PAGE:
* Warehouse management Package is not currently available for purchase outside Japan.

Next, let's turn our attention to intelligent robots. Toshiba robots perform precise unloading, transport, picking, and other operations, working with diverse types of warehouse inventory that comes in various weights and sizes and responding to changing worksite conditions. Toshiba's manufacturing DNA dates back over 140 years. We have maintained that DNA to this very day, using it in our intelligent robot development. These robots are controlled by warehouse control systems (WCS). WCSs are systems that control the equipment in warehouses, monitoring and issuing commands to robots in real time.

Last, let's look at our optimization technologies. Toshiba has the world's third highest* number of submitted patent applications for AI-based optimization and mathematical optimization technologies. We combine them to create advanced optimization technologies. These optimization technologies make it possible to forecast work results based on work contents and constantly changing environmental conditions, and then to use those forecasts to create ideal work plans. Employing these plans when performing work raises the level of efficiency in warehouses.

* WIPO Technology Trends 2019 Artificial Intelligence

Toshiba's WESs utilize optimization technology and Toshiba's expertise in warehouses and robots to appropriately allocate work to people and robots. The optimized work plans proposed by WESs, based on the characteristics and capabilities of people and robots, are used by WMSs to issue instructions to personnel and by WCSs to issue instructions to robots. This is warehouse automation by "the Best pairing" with manpower and material handling. Furthermore, WESs contribute to the efficiency of the overall warehouse operation by its function of monitoring the real-time work progress of both humans and robots, and by flexibly reflecting suddenly occurring works in work plans.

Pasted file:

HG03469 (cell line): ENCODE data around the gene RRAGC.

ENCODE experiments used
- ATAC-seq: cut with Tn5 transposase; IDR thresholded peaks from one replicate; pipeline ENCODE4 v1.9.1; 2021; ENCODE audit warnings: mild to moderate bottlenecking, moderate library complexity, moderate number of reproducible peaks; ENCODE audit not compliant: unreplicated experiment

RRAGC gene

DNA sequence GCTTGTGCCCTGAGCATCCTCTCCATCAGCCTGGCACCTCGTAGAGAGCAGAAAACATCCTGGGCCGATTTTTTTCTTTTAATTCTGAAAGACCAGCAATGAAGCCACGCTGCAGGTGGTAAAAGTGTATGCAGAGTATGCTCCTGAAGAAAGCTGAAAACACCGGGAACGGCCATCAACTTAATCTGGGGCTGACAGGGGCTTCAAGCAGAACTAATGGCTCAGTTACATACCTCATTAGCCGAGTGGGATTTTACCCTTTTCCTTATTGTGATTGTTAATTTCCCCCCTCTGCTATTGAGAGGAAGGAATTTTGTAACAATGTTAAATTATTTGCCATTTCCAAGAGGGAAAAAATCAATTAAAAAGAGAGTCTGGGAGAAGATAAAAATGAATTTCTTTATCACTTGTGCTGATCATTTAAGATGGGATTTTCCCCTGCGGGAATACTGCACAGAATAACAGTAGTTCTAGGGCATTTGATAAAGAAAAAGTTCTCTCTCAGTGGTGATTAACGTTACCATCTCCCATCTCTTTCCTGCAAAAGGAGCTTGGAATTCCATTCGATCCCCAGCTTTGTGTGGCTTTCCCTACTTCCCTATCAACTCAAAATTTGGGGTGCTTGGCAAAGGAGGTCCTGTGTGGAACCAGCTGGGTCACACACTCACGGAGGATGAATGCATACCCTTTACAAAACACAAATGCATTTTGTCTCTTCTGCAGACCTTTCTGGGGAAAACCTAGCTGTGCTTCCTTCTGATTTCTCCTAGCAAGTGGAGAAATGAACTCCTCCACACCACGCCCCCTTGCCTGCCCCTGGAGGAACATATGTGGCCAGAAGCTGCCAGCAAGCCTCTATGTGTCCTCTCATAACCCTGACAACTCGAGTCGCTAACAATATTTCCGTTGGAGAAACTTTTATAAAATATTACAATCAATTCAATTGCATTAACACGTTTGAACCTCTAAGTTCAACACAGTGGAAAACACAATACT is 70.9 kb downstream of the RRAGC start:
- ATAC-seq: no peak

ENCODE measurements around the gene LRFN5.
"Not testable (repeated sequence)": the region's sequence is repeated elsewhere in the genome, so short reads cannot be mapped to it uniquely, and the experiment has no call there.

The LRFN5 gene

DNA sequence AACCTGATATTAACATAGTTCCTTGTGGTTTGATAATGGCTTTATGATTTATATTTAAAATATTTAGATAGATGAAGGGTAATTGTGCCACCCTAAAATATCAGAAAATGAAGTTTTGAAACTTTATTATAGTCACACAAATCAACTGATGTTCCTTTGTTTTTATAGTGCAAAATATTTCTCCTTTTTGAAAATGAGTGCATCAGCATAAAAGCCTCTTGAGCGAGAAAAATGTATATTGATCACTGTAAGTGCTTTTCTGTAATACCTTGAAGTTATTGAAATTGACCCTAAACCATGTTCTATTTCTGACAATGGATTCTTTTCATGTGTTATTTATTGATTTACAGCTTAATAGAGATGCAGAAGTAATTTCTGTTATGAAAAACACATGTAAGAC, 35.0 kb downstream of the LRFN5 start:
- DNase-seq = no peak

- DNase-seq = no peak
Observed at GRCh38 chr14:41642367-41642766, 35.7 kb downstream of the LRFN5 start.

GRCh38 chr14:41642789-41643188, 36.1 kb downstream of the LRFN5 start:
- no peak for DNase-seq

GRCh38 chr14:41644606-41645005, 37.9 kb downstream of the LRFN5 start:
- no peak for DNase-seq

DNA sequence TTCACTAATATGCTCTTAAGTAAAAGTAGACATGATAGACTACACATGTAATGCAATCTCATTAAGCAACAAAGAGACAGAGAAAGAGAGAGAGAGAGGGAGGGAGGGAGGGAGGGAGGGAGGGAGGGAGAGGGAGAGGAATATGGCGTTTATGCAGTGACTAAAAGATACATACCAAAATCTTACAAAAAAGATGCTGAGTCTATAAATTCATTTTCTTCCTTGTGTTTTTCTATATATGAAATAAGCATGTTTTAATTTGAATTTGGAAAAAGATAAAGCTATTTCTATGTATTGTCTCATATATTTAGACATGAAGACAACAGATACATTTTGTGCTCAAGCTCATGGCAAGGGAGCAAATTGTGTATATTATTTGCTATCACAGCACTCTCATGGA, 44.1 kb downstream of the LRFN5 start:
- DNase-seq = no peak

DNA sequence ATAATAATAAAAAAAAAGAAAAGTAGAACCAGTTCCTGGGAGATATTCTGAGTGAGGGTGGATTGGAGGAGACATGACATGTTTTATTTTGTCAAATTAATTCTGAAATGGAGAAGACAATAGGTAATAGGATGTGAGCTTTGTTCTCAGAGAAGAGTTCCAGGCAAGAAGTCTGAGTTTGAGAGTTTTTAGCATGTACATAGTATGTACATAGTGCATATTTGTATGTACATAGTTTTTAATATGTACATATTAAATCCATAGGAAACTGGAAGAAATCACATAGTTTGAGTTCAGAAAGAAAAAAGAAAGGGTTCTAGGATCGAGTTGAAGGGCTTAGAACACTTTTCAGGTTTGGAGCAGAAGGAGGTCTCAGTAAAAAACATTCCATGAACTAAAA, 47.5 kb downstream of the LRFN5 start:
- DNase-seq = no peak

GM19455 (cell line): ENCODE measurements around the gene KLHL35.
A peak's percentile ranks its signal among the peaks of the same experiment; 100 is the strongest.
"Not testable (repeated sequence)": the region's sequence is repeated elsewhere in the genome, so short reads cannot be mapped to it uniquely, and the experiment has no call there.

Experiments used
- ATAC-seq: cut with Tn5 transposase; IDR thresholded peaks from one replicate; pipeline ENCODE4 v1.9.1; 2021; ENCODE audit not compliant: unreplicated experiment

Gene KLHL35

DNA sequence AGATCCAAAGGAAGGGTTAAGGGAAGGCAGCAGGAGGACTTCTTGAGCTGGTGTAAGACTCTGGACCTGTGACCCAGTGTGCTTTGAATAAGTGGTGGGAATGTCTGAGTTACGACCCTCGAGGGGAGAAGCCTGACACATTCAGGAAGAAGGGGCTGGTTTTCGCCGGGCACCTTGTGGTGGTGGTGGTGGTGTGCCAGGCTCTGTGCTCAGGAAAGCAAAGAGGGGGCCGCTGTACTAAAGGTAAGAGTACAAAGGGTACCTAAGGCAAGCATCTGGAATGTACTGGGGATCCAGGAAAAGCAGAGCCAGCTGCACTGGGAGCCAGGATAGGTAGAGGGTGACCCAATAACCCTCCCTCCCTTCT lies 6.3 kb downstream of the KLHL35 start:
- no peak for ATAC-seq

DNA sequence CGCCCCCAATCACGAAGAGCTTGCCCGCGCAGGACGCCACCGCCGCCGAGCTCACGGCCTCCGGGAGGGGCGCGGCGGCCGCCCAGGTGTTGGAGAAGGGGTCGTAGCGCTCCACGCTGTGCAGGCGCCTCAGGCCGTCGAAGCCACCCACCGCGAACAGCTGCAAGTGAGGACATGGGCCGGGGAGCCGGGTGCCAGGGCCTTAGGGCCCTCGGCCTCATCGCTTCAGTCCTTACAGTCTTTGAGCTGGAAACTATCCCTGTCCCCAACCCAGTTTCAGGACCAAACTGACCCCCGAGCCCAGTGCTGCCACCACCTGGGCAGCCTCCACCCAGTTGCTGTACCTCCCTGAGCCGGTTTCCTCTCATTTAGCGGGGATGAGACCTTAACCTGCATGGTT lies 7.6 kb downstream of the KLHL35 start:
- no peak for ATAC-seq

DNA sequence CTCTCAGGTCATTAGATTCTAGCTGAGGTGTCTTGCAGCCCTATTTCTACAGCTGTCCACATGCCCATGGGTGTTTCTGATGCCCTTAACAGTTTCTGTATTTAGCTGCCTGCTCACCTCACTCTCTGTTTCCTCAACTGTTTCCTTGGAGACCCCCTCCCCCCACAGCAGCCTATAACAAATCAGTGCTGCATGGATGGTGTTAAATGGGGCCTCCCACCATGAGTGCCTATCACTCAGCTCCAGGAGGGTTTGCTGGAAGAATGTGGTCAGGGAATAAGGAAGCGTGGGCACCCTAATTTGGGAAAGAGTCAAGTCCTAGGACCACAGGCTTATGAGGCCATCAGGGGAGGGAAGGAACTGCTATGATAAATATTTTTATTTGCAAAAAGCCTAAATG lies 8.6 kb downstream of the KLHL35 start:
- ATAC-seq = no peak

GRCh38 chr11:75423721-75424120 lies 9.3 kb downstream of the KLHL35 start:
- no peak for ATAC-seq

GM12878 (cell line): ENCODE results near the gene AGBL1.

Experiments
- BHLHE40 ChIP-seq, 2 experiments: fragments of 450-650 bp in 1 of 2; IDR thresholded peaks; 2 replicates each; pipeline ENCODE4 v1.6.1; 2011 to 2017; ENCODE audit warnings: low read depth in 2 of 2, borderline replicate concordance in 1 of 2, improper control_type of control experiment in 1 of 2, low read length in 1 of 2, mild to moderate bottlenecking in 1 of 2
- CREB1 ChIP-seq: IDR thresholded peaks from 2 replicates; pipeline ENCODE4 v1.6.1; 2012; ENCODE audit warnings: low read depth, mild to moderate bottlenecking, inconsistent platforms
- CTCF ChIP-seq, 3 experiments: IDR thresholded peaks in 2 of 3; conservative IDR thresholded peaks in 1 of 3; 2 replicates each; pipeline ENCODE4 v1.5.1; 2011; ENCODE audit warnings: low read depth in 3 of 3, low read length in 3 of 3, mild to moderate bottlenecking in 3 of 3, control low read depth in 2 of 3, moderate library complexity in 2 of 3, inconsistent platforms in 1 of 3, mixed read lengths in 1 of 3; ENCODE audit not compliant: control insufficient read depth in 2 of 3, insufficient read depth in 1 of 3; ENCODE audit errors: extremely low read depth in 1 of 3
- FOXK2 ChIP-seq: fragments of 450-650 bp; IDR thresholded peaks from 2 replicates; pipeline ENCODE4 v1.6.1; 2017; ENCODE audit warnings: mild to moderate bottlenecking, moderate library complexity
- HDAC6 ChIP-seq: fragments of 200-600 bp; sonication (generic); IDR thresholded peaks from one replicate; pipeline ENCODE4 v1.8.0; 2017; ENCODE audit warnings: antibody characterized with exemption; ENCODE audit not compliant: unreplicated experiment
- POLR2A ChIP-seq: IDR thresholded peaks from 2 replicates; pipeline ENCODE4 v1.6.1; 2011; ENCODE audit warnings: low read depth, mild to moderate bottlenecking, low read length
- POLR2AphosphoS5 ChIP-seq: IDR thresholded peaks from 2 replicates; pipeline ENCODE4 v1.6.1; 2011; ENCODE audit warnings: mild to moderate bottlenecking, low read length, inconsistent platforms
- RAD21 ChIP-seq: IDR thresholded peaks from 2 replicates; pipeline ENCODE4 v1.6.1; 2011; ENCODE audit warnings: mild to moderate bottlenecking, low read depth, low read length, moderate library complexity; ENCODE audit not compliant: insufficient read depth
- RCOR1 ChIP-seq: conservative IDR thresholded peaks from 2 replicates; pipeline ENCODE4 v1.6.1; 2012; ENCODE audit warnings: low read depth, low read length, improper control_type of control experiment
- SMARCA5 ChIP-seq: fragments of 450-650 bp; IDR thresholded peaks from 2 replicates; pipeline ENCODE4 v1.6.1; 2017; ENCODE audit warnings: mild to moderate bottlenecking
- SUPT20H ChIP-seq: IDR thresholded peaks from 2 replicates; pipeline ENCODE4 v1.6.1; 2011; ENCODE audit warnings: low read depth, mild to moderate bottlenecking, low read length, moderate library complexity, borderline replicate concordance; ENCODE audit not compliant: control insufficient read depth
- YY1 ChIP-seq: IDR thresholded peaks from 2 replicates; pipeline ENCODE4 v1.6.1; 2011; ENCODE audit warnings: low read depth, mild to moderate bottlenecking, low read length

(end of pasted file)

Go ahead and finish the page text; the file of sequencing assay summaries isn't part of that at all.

Toshiba's WESs can be connected to WMSs and WCSs from other companies. Verification work is currently underway regarding integration with various systems and devices. One example of this integration is customers using their WMSs to issue work instructions to personnel based on optimized personnel work plans created with a Toshiba WES. Another is using open Application Programming Interfaces (APIs) to connect various robots and material handling equipment to the WES and operate them.

Toshiba's initiatives aimed at the future of the logistics industry

Toshiba's WESs are continuing to evolve. Going beyond distribution center optimization, they're optimizing delivery, transportation, and transfer centers. They're integrating with logistics-related data platforms.

That evolution involves linking to various transport management systems (TMSs) and shipping company systems to improve truck loading ratios and consolidated shipping ratios. It also includes using AI to forecast changing shipping demand based on the amount of goods being shipped and truck operation data. Through these measures, WESs are further raising shipping efficiency and contributing to carbon neutrality. Toshiba and WingArc1st Inc. are working on a new initiative in which we aim to create new business by linking the data and digital technologies of their respective platforms.

Furthermore, Toshiba is providing customers with new value, created using collected data and Toshiba's advanced digital technologies. This data includes inventory quantities, delivery routes, and work shifts which have been optimized by applying Toshiba's AI-based optimization technology, mathematical optimization technology, and SQBM+ quantum-inspired optimization solution to a wide range of data regarding goods. This data, which concerns production and delivery, inventory, customs, demand forecasting, production plans, and transactions, is collected by WESs through their integration with external platforms and services.

Toshiba will continue to solve the numerous challenges faced by the logistics industry through its logistics solutions, which continue to evolve with our worksite expertise and advanced technological capabilities.

  • The corporate names, organization names, job titles and other names and titles appearing in this article are those as of July 2022.